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Summit Highlights Gaps in Myanmar’s Green Energy Potential

Delegates from energy companies and research institutions around the world convened at the Myanmar Green Energy Summit in Yangon from August 5-6 to explore the prospect of solving the problem of Myanmar’s limited electricity access through the use of green energy technologies.

“Myanmar is a resource-rich country with immense development potential. It is located between two mega-countries, India and China. Most of Myanmar is in greenfield condition, and the central [electricity] grid will not spread to remote areas for at least ten years. So green energy is the best way forward,” said Dr Abdul Aziz SA Kadir, chairman of Confexhub Group, which organised the summit.

Kadir also stressed to the audience that green energy could be a strategic driver of sustainable growth in Myanmar, help cut carbon emissions and reduce poverty among Myanmar’s people.

Many of the speakers expressed their optimism about the idea of placing green energy at the center of a national strategy to broaden electricity access across Myanmar’s population.

“We possess a latecomer’s advantage. We have to avoid others’ mistakes and learn from their failures,” said Maung Maung Hlay, vice president of UMFCCI.

He said expanding access to electricity would alleviate poverty, create jobs and help assimilate Myanmar into the ASEAN economic community.

U Aung Khaing, chairman of the Yangon Electricity Supply Board (YESB), said that only 31 percent of Myanmar’s total population currently has access to electricity, but the government has pledged to increase access to 50 percent by 2015.

This, he said, would be an achievable goal since demand by local and international investors for electricity has grown by 23 percent since 2013.

While these speakers hoped to generate excitement by discussing Myanmar’s growing demand for electric power, other speakers complicated the conversation when they addressed the issue of supply.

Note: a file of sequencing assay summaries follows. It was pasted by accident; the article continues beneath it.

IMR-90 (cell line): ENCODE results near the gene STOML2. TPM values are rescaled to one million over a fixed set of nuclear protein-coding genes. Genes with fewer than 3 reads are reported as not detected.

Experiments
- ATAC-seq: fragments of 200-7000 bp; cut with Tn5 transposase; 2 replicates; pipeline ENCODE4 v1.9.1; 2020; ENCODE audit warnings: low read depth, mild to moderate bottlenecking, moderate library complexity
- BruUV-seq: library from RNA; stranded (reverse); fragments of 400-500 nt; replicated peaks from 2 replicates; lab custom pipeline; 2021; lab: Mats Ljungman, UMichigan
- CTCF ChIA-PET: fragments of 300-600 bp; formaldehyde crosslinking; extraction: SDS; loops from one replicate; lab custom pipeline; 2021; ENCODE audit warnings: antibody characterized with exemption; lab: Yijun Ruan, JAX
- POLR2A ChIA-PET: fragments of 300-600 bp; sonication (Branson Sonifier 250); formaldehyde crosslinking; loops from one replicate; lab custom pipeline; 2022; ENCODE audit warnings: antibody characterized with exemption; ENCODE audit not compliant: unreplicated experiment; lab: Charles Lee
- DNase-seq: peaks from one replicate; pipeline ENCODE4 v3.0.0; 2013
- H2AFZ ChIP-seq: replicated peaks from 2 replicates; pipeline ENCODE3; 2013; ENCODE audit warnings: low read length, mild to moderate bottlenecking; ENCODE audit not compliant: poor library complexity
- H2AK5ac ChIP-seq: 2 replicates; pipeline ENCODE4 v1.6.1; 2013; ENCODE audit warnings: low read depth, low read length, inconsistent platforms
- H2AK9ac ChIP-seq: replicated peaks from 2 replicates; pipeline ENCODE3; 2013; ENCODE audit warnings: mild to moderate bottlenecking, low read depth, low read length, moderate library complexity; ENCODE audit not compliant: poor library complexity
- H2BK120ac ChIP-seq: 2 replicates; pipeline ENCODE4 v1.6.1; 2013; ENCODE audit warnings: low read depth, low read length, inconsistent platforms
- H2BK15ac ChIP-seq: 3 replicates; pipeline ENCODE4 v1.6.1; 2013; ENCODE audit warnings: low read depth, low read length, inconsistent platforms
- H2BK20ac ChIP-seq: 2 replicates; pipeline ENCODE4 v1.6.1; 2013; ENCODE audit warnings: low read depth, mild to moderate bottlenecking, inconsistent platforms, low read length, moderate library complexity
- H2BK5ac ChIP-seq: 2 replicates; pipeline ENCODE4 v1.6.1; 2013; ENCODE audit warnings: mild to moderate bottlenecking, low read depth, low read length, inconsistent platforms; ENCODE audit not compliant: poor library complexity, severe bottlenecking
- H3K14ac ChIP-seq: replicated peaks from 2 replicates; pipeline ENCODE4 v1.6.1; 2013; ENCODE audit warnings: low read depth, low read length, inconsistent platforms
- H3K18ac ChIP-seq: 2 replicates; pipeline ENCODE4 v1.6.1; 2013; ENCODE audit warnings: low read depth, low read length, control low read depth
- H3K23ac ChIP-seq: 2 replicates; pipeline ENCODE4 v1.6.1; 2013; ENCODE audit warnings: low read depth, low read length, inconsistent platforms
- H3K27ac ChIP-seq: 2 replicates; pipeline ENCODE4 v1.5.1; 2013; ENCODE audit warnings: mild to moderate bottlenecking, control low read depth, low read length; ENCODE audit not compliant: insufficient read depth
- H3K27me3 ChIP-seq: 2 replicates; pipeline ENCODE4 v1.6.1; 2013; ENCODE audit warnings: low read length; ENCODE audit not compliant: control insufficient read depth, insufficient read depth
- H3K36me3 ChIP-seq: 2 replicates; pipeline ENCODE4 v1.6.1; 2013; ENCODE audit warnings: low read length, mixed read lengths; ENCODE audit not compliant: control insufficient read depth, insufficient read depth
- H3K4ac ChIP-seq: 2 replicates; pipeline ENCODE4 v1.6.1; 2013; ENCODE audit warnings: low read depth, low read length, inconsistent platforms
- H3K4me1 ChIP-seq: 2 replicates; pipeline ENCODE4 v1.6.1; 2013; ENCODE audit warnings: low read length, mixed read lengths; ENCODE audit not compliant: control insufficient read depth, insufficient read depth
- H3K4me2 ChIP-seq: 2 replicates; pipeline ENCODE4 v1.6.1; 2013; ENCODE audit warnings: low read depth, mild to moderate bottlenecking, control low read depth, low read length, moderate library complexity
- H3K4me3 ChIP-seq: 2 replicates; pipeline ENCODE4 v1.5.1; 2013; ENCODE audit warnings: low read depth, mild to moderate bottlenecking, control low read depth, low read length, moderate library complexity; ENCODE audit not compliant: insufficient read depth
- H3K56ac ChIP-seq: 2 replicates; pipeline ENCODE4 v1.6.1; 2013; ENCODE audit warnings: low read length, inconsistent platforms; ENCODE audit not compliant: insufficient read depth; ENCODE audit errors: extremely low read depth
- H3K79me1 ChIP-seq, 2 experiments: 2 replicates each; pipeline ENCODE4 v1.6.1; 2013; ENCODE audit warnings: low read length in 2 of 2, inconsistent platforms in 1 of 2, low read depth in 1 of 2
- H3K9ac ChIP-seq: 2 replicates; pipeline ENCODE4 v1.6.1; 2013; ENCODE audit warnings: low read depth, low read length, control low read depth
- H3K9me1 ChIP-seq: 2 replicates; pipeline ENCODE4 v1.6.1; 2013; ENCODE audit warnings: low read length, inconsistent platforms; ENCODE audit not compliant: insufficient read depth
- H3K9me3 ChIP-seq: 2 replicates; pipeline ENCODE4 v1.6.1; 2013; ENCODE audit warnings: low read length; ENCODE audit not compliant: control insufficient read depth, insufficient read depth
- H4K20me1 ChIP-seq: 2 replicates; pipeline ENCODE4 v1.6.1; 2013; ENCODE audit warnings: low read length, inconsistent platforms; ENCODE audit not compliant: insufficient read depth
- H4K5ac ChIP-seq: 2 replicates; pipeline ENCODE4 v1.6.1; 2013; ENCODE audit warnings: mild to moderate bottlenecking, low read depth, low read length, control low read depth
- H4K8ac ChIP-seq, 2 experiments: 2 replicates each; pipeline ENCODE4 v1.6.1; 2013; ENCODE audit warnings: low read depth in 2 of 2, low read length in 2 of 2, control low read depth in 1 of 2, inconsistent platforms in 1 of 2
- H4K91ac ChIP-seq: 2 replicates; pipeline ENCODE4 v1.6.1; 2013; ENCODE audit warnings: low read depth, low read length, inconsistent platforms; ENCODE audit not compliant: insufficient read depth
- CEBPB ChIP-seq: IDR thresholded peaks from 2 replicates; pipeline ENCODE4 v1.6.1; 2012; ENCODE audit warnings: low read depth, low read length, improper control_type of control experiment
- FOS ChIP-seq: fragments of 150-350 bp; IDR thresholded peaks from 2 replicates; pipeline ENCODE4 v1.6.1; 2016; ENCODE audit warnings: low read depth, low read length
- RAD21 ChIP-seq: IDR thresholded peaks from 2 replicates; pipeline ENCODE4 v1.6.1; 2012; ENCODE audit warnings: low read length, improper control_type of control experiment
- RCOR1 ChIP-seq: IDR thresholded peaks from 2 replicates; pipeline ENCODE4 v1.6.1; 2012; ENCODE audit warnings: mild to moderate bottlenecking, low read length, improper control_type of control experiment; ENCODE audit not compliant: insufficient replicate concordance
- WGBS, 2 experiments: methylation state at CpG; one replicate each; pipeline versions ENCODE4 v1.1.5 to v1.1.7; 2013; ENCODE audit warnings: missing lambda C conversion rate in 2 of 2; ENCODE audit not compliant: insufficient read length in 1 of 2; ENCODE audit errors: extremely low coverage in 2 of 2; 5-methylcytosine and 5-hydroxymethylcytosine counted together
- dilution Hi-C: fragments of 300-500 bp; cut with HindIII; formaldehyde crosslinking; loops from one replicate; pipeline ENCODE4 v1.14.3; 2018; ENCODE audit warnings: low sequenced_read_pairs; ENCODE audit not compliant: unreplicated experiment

Gauri Singh, a director for the International Renewable Energy Agency (IRENA), said although the Myanmar government has pledged to derive 15-20 percent of its electricity from renewable sources by 2020, there are still significant administrative barriers to achieving this goal.

“Myanmar must develop a stable policy environment. Frequent adjustments of renewable energy support schemes prevent investor appetite.”

“Myanmar also needs transparent administrative procedures,” she added.

Much of the summit was dedicated to explaining how renewable energy is generated in other parts of the world, and speakers did their best to make those stories relevant to the context of Myanmar. The oft-repeated message of these lectures was that Myanmar still have a long way to go.

“Asia has 60 percent of all the dams and reservoirs in the world,” said Michel De Vivo, secretary general of the International Committee for Large Dams (ICOLD).

“Myanmar has 200 existing large dams and a hydropower potential of 46,000 megawatts. But less than 7 percent of the infrastructure necessary to harness this energy is built today,” De Vivo said.

However, the summit did not ignore Myanmar’s few success stories in the field of electrification. U Soe Moe, an executive engineer for YESB, recounted the success of a rural electrification and irrigation project in Twante township, which has reduced electricity loss in the area from 23.7 percent to 11 percent by upgrading transmission lines. He also said a pilot project in Hlaing Township has reduced loss from 26 percent to 3 percent.

Some speakers noted that while upgrading transmission lines is a good solution for areas connected to Myanmar’s central grid, much of the country lives in off-grid villages, and constructing transmission lines to reach them would be both costly and slow. So, even when Myanmar’s electricity generation problems are resolved, there will still be large gaps in power distribution.

One popular response to the question of distribution was the option of installing off-grid solar photovoltaic panels to power individual homes. These offer a safe alternative to kerosene lamps and can increase rural productivity by extending work hours beyond sundown.

“Off-grid solar PV panels can pay themselves off in five or six years and can offer sixteen to seventeen years of free electricity,” said Evan Scandling, the Southeast Asia regional director for Sunlabob Renewable Energy.

“These panels can also be financed by partnering with the private sector. Ninety percent of renewable energy investment is from the private sector,” he said.

Atem Ramsundersingh, CEO of WEnergy Global Pte Ltd, also championed the idea of powering Myanmar, especially its rural communities, through private sector investment.

“We need small hydro, not big. We need micro-grids. Let local businesses thrive. There’s no need for huge dams and transmission lines,” he said.

Ramsundersingh also advocated for rapid construction of energy infrastructure, even to the extent of bypassing government regulations.

“Don’t wait for the consultants to come. There’s no need to wait to change the law. If we all think it’s impossible, nothing will happen. Work together on projects, not on 150-page long documents.”

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